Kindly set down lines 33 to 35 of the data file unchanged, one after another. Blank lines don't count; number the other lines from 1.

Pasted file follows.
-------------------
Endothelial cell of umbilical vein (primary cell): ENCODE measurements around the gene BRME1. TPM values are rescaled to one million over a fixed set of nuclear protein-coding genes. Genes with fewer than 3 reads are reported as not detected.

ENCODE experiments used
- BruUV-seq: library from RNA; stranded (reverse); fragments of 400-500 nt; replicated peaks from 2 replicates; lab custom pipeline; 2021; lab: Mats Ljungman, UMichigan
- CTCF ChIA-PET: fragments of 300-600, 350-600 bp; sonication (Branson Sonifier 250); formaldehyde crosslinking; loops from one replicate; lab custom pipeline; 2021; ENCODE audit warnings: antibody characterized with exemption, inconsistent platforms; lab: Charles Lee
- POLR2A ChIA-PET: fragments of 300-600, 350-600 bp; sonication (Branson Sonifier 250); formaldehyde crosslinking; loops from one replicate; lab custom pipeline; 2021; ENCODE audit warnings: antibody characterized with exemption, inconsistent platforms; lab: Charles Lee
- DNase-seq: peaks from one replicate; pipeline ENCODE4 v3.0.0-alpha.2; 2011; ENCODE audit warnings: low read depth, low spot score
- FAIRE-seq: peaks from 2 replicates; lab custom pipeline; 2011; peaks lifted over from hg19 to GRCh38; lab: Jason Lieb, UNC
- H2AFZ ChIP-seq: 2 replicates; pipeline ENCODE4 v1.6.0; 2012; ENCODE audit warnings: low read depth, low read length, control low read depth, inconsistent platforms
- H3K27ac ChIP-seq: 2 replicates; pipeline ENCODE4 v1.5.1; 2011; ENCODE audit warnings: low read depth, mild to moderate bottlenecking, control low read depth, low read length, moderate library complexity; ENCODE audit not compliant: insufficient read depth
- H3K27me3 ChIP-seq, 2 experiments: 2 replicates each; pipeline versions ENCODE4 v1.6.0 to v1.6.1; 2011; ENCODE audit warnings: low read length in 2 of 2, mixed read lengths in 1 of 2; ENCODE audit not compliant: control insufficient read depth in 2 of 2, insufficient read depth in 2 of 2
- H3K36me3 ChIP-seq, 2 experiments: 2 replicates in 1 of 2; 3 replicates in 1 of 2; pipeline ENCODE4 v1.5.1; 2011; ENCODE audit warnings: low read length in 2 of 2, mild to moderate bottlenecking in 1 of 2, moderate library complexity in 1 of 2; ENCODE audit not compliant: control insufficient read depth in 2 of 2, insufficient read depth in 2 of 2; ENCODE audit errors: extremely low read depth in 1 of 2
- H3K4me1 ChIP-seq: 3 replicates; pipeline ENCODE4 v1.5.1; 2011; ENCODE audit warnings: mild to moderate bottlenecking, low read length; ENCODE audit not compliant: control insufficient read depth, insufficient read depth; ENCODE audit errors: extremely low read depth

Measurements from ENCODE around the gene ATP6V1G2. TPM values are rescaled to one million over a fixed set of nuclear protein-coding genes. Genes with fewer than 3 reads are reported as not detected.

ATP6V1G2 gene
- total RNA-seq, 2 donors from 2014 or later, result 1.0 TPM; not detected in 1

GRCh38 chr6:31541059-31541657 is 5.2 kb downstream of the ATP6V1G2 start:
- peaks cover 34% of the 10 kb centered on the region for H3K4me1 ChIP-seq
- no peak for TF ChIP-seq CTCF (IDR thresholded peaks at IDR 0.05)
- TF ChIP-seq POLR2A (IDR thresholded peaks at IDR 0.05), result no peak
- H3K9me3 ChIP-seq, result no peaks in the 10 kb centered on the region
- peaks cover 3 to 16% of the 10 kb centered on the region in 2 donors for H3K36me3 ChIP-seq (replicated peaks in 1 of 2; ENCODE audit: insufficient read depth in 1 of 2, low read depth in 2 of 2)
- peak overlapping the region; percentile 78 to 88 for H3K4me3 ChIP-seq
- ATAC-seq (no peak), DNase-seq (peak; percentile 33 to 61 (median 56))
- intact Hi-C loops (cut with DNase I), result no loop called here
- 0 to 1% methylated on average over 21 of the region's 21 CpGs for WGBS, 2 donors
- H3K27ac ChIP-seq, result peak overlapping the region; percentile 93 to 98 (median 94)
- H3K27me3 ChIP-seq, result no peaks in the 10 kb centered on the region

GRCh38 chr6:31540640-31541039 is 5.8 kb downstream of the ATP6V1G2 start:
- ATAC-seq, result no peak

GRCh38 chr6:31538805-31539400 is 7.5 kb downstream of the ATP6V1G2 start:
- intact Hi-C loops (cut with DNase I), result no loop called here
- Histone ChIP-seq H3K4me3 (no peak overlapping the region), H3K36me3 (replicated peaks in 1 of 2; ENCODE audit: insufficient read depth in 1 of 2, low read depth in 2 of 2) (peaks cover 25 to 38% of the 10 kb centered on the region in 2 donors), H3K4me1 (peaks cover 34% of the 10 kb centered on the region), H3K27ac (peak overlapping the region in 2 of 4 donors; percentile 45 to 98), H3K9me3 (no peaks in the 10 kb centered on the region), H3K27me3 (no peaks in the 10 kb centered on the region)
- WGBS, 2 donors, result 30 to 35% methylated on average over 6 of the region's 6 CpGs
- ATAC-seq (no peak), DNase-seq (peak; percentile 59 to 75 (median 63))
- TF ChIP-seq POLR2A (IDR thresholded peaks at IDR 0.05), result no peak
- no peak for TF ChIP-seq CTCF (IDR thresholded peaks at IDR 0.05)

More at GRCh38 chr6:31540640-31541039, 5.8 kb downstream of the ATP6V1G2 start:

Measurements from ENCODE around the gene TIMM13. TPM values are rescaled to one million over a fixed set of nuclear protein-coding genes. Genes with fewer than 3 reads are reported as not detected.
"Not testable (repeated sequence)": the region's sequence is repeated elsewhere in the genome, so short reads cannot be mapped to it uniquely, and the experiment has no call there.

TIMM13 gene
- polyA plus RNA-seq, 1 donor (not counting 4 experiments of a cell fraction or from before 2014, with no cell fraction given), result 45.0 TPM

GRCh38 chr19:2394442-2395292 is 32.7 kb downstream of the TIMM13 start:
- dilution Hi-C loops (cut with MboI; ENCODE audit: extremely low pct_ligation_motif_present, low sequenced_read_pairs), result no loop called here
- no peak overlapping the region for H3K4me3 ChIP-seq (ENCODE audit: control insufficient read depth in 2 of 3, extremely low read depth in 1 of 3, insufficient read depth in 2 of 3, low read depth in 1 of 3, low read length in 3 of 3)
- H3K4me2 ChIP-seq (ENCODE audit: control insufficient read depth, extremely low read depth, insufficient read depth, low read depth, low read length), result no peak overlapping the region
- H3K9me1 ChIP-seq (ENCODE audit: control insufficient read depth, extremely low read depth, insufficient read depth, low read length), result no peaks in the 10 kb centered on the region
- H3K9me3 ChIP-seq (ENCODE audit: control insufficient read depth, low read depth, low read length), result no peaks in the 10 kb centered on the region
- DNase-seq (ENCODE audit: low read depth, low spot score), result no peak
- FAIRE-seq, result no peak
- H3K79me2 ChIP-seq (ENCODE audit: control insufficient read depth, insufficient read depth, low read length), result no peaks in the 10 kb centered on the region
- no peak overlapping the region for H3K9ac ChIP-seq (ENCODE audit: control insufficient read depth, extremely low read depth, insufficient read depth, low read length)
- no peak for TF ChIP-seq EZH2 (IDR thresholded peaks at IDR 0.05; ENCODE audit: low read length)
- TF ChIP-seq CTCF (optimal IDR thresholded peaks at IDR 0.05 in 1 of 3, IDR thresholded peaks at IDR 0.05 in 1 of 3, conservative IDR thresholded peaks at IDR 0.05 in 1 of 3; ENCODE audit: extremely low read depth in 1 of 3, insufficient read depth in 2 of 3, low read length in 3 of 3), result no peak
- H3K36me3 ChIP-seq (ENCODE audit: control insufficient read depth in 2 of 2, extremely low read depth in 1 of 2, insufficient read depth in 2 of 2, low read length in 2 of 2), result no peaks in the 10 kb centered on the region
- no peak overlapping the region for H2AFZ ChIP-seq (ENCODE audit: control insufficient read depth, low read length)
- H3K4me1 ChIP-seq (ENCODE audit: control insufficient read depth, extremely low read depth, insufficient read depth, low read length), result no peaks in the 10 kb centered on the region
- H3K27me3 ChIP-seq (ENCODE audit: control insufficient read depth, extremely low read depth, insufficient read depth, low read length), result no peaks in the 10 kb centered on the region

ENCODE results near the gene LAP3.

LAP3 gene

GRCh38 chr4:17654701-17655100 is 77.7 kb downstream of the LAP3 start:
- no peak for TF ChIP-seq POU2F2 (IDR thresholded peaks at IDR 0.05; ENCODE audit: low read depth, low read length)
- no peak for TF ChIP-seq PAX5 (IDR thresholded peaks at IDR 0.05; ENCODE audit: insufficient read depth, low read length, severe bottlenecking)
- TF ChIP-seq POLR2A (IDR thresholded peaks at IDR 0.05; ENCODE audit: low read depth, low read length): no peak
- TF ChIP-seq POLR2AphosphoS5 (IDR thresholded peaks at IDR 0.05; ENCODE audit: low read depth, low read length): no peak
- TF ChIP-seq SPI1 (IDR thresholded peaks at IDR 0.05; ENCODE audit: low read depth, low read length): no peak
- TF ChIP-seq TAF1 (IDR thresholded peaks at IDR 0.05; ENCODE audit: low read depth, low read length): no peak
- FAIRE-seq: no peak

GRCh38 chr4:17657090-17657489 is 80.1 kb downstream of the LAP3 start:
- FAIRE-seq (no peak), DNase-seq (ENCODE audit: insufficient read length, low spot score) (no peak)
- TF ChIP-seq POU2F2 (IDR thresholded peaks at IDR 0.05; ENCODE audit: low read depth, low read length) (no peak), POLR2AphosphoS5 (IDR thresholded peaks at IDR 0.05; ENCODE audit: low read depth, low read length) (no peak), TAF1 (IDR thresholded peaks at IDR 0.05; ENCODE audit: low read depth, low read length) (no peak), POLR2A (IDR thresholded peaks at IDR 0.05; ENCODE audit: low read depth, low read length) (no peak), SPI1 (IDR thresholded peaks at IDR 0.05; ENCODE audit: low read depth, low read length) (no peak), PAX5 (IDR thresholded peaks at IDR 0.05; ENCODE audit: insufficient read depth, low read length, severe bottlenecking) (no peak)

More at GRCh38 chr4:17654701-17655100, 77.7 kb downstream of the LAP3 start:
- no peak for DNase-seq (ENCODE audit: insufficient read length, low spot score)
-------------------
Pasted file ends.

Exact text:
- WGBS, 2 donors, result 30 to 35% methylated on average over 6 of the region's 6 CpGs
- ATAC-seq (no peak), DNase-seq (peak; percentile 59 to 75 (median 63))
- TF ChIP-seq POLR2A (IDR thresholded peaks at IDR 0.05), result no peak